Sharing economy initiatives are often considered as business models, which can contribute to the solution of today’s environmental and social problems. The use of ride share platforms offers a number of benefits to their users: both drivers and passengers. Sharing a car may reduce the cost of travel, may be faster and more comfortable than using other means of transportation and may offer social benefits, like a company for longer trips. Users may also consider the environmental implications of their travel behaviour and may decide that drive sharing is a more sustainable option than its alternatives (Böcker and Meelen, 2017).
Hence, more and more people join such platforms and use their services. At the same time, however, these benefits may also increase the amount of travel causing a rebound effect (Berkhout et al., 2000) while other factors may also limit the efficiency of these platforms.
For this reason, research conducted at the Budapest University of Technology and Economics, Budapest, Hungary, aimed at exploring the environmental rebound effects of a regional rideshare platform through the implementation of a questionnaire survey.
Our results based on more than 600 questionnaires suggest the existence of several types of rebound effects. More than one quarter of the respondents claimed that they travel more often than before using the platform. Most of those, who travel more often as a result of using the platform make an additional 1-2 trips per three month, while a few respondents indicated as many as 5 or more additional trips per month as a result of using the platform.
Similar results were obtained when looking at how much more milage do respondents travel with the platform compared to before using it. About 5% of the respondents travel as much as 500 kilometers/month more than before using the services of the rideshare company.
Comparing drivers and passengers uncovered a significant difference between the two user groups: passengers are more likely to travel more often than before joining the platform than drivers, whose travel behaviour seems to be less influenced by the use of the platform.
In an ideal setting, an average personal vehicle can comfortably carry a driver and three passengers, thus four separate vehicles can be substituted by one single vehicle promising a significant reduction in environmental impact. However, several factors limit such an efficiency gain including the actual number of passengers taking the trip, the exact route and milage covered by the different passengers, the environmental characteristics of substituted cars, etc. One of the most important factors influencing the environmental gains of the platform is the original means of transportation users substitute by the ride share service.
Results imply that only a fraction of the potential environmental benefits promised by the platform are realised. Only about 15% of passengers switched from their own cars or cars of friends/relatives, while 68% and 16% switched from the train and the bus, respectively. A notable 36% of drivers also substituted trains and buses by driving their own cars within the platform, which indicates that some trips may actually increase the number of cars on the roads instead of reducing them (i.e. if both the driver and his or her passenger(s) switch from public transportation).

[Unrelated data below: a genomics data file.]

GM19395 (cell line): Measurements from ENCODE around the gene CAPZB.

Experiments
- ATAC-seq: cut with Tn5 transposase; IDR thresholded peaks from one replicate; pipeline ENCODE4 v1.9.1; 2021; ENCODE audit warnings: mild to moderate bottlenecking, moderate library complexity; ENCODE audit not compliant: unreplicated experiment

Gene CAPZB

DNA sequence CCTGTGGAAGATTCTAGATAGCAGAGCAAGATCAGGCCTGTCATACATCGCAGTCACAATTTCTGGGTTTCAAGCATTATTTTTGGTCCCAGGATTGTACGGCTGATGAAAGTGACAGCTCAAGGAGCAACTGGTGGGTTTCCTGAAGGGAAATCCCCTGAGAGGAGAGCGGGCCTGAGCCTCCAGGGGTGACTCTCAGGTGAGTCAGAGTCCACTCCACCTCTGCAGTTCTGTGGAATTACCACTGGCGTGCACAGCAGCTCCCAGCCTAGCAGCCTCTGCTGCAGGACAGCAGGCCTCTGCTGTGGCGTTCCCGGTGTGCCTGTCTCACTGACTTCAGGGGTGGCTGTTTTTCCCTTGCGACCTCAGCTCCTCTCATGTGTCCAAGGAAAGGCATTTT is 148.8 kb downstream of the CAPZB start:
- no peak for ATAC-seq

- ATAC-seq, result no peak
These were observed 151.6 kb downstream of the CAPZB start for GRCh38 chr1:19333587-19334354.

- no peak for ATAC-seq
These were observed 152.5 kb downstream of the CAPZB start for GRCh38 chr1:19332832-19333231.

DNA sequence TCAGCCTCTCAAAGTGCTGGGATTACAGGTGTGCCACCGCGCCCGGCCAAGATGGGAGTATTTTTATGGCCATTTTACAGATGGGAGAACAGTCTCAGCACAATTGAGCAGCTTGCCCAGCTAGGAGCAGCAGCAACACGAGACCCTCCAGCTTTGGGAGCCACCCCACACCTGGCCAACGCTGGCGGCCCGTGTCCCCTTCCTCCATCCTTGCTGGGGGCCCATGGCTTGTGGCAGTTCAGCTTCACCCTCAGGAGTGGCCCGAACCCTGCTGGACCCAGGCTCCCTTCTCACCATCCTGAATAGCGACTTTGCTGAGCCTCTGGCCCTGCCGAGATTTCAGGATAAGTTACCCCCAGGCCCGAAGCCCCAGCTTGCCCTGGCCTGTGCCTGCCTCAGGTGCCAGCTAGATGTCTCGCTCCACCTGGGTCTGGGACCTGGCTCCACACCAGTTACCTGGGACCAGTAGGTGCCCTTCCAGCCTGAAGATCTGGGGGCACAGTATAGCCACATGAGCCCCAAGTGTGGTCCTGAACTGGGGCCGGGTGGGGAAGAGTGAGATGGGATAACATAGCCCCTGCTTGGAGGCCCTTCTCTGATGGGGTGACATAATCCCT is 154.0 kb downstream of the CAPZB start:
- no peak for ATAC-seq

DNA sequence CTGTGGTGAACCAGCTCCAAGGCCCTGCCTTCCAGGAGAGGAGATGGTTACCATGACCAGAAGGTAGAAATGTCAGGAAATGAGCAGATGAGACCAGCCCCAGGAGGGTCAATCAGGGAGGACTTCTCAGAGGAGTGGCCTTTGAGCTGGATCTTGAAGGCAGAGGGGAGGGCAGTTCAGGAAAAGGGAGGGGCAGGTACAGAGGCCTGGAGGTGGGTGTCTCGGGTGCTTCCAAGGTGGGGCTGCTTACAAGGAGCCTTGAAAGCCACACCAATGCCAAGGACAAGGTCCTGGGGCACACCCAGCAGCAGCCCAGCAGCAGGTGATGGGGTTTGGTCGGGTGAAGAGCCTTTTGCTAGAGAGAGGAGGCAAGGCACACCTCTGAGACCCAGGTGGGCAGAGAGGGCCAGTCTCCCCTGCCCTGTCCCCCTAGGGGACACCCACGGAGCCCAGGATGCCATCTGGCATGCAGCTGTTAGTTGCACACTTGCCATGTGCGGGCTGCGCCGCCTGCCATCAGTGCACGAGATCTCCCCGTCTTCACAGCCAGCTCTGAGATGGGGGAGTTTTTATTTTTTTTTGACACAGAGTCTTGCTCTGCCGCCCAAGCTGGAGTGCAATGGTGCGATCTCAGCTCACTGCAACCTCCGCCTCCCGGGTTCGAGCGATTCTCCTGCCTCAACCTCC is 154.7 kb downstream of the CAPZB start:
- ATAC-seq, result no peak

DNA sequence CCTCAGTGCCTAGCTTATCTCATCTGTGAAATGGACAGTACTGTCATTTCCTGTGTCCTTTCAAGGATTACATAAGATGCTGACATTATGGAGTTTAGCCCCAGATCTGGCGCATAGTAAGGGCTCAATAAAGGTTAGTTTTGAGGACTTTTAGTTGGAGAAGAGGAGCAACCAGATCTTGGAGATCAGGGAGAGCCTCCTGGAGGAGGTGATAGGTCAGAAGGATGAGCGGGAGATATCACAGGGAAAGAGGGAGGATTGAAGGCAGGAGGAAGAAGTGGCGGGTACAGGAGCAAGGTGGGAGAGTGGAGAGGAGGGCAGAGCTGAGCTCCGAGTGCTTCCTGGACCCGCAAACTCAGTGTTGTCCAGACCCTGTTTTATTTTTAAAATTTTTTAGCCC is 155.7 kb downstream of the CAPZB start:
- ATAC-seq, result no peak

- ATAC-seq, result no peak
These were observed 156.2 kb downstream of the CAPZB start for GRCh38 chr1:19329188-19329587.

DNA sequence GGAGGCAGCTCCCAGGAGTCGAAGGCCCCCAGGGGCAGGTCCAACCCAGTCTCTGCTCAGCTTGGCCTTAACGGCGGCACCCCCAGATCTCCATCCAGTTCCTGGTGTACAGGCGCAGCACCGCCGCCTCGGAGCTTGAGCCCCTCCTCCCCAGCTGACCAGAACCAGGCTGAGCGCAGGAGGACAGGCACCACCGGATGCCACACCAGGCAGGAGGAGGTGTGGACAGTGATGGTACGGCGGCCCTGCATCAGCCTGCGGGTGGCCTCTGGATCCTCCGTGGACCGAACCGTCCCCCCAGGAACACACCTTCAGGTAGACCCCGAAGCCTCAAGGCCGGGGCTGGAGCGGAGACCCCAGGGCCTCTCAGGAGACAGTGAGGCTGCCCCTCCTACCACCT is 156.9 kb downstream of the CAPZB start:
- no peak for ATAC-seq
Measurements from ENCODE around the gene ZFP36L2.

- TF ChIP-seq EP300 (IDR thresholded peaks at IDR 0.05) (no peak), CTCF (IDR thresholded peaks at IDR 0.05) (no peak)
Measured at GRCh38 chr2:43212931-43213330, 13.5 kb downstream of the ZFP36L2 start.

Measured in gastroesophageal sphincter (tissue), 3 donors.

In order to further scrutinize the data and better understand the behaviour of users of the drive share platform regarding additional travel after joining the platform, cluster analysis was carried out to identify meaningful subgroups within the sample.
After combinations of several variables were tested the two variables: ‘the frequency of platform use’ and the ‘increase in frequency after registering on the ride share platform’ produced three clusters:
Frequent platform users: high platform usage, low increase in travel
Non-committed users: lower platform usage, no increase in travel
Enthusiasts: medium platform usage, increased travel
Frequent users are predominantly younger women, who live in an average city (not in the capital) and use the platform as passengers. Non-committed users are more often middle-aged men, who live in the capital city or in smaller villages and use the platform as drivers. Finally, enthusiasts are young passengers living in large cities.
Our data indicates the existence of various types of rebound effects as a result of the operation of the drives share platform. Some of these rebound effects may be specific to the Hungarian setting (e.g. a result of poor quality public transportation), but rebound effects most likely characterise drive share platform all around the world, limiting their environmental potentials.
While the overall environmental impact of the platforms still seems to be positive, it is important to understand these rebound effects better in order to design better policy tools in the sharing economy. The rebound effects identified also highlight the importance of a holistic approach when designing transportation policies since the overall benefits of sharing economy platforms may significantly depend on other available means of transportation.
Sharing economy, environmental rebound effect, rideshare platform, transportation
Berkhout, P. H. G., Muskens, J. C., Velthuijsen, J. W. (2000) Defining the Rebound Effect. Energy Policy, 28, 425–432
Böcker, L. & Meelen, T. (2017) Sharing for People, Planet or Profit? Analysing Motivations for Intended Sharing Economy Participation, Environmental Innovation and Societal Transitions, 23, 28–39.